Having studied, in the preceding Chapter, the causes and characteristics of beats, we now proceed to inquire into the effects they produce, as they become more and more rapid.
Slow beats in music are not altogether unpleasant; in low tones, and in long sustained chords they often produce a solemn effect: in higher tones, they impart a tremulous or agitating expression; accordingly, modern organs and harmoniums usually have a stop, which, when drawn, brings into play a set of pipes or reeds, so tuned, as to beat with another set, thus imitating the trembling of the human voice and of violins.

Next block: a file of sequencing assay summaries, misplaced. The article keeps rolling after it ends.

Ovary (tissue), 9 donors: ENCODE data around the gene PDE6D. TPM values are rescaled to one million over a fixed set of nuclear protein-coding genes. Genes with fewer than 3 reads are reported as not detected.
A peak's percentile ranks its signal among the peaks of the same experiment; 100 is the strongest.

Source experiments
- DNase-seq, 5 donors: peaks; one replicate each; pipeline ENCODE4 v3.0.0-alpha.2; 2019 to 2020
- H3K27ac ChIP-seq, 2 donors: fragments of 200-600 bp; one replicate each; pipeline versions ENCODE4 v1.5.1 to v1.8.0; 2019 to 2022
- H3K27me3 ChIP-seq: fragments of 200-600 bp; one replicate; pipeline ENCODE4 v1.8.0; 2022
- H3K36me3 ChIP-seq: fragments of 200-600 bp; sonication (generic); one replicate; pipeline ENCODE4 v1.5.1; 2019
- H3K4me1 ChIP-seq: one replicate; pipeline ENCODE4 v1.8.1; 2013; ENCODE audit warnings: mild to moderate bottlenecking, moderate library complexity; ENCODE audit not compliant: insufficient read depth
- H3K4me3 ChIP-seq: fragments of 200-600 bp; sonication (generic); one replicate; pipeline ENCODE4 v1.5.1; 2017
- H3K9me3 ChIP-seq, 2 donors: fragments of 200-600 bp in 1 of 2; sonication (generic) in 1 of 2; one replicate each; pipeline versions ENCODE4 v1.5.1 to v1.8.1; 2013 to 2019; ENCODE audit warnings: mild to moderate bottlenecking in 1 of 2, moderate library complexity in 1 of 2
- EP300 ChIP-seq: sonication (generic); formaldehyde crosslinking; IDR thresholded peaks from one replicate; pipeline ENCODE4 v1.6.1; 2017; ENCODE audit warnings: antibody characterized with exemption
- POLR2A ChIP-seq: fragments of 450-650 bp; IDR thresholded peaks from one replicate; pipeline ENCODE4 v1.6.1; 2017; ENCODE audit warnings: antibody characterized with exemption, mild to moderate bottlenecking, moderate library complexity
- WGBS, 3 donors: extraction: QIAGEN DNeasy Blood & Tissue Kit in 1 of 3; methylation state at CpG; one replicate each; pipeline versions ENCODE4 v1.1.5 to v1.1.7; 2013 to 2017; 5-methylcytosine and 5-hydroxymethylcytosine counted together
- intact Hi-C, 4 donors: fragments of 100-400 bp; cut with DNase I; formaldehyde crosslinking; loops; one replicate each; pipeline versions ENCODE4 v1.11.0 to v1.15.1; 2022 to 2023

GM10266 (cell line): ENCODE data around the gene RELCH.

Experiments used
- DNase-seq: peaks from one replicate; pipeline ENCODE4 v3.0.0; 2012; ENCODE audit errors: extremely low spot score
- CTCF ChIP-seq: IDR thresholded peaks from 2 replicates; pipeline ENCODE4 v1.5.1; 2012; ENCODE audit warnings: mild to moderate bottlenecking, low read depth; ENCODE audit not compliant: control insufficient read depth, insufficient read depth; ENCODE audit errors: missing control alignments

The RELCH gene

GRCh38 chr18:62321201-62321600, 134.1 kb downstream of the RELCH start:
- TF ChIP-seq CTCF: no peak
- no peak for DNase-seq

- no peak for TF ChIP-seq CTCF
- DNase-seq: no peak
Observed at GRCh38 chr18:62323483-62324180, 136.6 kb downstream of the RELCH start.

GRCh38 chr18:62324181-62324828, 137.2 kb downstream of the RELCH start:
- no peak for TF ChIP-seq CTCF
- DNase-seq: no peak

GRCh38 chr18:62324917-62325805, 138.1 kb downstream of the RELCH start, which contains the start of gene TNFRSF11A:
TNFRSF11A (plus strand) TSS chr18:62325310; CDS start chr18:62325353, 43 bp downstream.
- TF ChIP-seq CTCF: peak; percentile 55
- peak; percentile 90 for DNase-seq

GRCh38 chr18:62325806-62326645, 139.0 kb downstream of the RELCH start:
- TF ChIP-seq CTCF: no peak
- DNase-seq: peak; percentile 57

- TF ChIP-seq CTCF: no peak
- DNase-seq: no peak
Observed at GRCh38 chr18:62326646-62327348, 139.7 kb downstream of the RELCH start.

When, however, the beats are more rapid, they become unpleasant to the ear. In studying this matter, it will be best to begin with simple tones. Select two C1 tuning-forks, and gradually throw them more and more out of tune, by sticking wax on the prongs of one of them, as described in the last Chapter. Sound the forks together after each addition of wax, and note the effect of the increasing rapidity of the beats. It will be found, that when they number five or six per second, the effect begins to be unpleasant, and becomes harsher and more jarring, as they grow more and more rapid. Of course the beats soon become too rapid to be counted by the unaided ear, but their rate can easily be ascertained by subtracting the vibration numbers of their generators. When the beats amount to about 32 per second,, though they are too rapid to be individually discriminated, yet the resultant sound has the same harsh jarring intermittent character, that it has had all along, only much more disagreeable. The two tones are now at the interval of a semitone, about the worst discord in music, and no one, who tries the above experiment, and notes carefully the effect